April 28, 2008

Students, Profs Discuss Diversity

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“The system set up by the university to solve diversity-related issues is doing exactly what it was designed to do — nothing. Diversity kills us every day, every moment,” said Prof. Belisa Gonzales, a professor at Ithaca College at Diversity Kills Me, a dinner discussion yesterday evening. The event examined issues of diversity at Cornell and Ithaca College.
“Universities don’t want to diversify, they want to sell diversity to prospective students,” she said.
The evening opened with a brief review of a history of discrimination in the U.S., given by Prof. Alan Gomez, city and regional planning. The focus of the discussion then shifted to the students as they were challenged by Gomez to think of what diversity is and whom it is for.
“We have to look at such terms as diversity historically, and see how they function in the present,” Gomez said. “The history of this nation fits members of minority groups into stereotypes, and then pressures these individuals to shed certain aspects of their identities.”
Gomez described teaching in Ithaca in a multicultural university as “living death.” He said that culturally diverse instructors are present at Cornell to “entertain” Cornell’s and I.C.’s predominantly white student populations, so they may “become more diverse and thus better prepared to go out into the real world.”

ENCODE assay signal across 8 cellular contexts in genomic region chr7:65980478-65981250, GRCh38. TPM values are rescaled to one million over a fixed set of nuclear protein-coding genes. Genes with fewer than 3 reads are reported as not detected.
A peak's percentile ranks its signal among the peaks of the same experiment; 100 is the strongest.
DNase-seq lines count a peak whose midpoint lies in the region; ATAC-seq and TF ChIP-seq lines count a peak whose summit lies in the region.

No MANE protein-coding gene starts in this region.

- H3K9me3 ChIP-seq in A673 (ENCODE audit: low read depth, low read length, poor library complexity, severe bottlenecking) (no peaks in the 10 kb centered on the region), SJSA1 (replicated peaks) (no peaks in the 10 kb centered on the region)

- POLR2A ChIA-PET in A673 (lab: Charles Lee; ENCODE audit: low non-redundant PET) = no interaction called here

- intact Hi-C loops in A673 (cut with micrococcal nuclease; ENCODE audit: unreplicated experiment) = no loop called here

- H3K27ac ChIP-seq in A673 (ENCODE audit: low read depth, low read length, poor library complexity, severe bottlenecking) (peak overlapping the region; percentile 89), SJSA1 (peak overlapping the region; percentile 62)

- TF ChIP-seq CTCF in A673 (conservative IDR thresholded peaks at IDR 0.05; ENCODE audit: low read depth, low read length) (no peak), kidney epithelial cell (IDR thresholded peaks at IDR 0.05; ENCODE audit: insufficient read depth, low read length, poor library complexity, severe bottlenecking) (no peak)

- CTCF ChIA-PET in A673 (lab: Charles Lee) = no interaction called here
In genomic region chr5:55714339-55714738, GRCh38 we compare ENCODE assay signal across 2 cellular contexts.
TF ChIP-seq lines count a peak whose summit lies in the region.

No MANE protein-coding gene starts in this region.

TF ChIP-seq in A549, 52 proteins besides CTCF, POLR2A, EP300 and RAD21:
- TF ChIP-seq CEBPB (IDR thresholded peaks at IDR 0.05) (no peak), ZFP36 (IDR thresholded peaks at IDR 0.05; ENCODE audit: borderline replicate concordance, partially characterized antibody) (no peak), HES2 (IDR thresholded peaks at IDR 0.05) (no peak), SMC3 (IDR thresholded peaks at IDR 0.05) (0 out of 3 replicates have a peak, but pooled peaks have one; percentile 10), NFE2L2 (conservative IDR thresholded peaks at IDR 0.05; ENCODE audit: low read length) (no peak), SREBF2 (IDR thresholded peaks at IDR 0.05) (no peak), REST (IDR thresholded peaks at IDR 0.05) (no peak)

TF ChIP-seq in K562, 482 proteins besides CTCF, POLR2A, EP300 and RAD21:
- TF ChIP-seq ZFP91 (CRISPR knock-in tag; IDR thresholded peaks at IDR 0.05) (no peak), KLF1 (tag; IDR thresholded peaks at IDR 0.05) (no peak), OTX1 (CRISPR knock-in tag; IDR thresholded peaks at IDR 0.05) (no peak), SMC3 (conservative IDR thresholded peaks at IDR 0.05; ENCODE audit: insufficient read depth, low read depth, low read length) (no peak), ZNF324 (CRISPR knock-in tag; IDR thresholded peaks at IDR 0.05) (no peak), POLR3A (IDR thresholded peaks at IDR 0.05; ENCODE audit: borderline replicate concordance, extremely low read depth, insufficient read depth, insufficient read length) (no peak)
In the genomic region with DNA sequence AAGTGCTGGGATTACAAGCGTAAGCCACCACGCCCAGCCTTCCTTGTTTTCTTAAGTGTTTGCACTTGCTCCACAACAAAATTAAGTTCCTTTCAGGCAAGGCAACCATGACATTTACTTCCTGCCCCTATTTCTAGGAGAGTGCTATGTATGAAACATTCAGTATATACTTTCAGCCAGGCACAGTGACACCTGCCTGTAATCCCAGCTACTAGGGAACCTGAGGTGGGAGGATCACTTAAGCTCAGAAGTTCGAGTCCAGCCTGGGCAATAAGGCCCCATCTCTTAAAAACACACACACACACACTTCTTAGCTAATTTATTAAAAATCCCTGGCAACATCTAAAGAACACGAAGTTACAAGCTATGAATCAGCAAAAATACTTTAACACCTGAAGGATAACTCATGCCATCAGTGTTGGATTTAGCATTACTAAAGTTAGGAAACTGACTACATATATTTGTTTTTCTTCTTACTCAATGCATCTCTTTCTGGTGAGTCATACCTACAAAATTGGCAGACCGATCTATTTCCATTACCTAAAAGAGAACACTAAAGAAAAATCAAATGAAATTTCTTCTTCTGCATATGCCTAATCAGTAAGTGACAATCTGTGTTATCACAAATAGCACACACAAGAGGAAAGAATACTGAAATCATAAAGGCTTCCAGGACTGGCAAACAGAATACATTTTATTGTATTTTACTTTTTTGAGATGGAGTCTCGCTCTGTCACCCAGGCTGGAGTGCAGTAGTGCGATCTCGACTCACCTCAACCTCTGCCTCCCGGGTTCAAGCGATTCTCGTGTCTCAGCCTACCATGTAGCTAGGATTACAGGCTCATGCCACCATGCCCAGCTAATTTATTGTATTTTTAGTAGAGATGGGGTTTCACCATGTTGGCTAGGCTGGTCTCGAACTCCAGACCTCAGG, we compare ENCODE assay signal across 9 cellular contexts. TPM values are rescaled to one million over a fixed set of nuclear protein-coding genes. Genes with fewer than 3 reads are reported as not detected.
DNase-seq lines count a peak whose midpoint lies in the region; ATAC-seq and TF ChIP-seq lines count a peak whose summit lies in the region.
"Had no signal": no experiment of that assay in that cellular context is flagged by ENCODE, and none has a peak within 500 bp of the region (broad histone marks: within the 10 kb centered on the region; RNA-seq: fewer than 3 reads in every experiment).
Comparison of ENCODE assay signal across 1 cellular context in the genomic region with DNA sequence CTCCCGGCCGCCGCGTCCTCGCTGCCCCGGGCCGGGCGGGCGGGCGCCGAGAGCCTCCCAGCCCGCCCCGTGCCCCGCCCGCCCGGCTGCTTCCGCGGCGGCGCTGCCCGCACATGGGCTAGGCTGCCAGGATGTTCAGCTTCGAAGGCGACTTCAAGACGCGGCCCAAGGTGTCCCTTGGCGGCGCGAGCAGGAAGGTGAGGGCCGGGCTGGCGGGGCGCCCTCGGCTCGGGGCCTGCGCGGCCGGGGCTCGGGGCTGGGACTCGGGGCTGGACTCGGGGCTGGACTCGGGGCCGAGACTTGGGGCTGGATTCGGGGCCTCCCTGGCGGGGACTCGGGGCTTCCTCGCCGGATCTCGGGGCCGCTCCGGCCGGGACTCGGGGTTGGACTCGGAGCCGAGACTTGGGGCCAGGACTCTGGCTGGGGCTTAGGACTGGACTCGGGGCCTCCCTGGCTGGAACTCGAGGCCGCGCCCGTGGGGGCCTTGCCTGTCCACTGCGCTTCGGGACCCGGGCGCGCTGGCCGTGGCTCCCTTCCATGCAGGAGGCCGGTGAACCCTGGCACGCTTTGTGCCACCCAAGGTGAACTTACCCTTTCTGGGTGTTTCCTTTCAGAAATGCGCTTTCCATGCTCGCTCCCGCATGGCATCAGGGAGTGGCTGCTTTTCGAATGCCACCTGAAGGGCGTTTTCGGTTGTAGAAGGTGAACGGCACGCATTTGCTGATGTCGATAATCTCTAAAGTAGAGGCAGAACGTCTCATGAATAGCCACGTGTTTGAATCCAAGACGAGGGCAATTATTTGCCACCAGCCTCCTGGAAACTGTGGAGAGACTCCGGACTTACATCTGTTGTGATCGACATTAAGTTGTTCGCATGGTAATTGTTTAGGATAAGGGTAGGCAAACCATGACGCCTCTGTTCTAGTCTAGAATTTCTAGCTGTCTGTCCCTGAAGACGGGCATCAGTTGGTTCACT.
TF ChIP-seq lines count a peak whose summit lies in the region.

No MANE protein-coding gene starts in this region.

Gonzales encouraged students to take action.
“Students need to turn this around on the university. You want diversity? We’ll give you diversity. You, the students, need to group together and become as active as you can be about these issues. The energy comes from you,” Gonzalez said.
One student said that she is not sure where she, a white female, fits into the theme of diversity. Another remarked that by the time she graduates, her four years worth of experiences at Cornell will be significantly different from the experiences of fellow Cornellians here because of her race.
She explained that race is often a key factor in individual’s choice of friends and campus groups.
Another student, a Southern white male, explained that he often feels as though others wrongly assume he holds false, discriminatory beliefs about minorities solely because of his background.
Gomez stated that diversity is not about culture, but rather about power and race.
“We need to start talking about diversity in terms of anti-racism and dignity, not color-blind multiculturalism,” he said.
The discussion did not address diversity issues related to culture.
“The speakers targeted discussion at race and didn’t really address the diversity that stems from religion, socioeconomic status or origin. These factors were barely mentioned, if at all,” Melanie Pettus ’10 said.
As the discussion came to a close, the students brainstormed a few ideas that could bring about change. Among the suggestions were an increase in the number of diverse faculty members, an increase in the number of students on the diversity council and more student funding for various diversity initiatives.
“There was a lot of tension, and many powerful comments were made tonight,” explained Clara Ng-Quinn ’10. “But it’s all necessary in order to create progress and move forward. Some of the details and realities of diversity-related issues are not pretty, but discussing them and future change is extremely important.”
The event was hosted by the Class of 2008 Council and co-sponsored by ALANA, Class Councils, Iota Phi Theta, and the Carol Tatkon Center.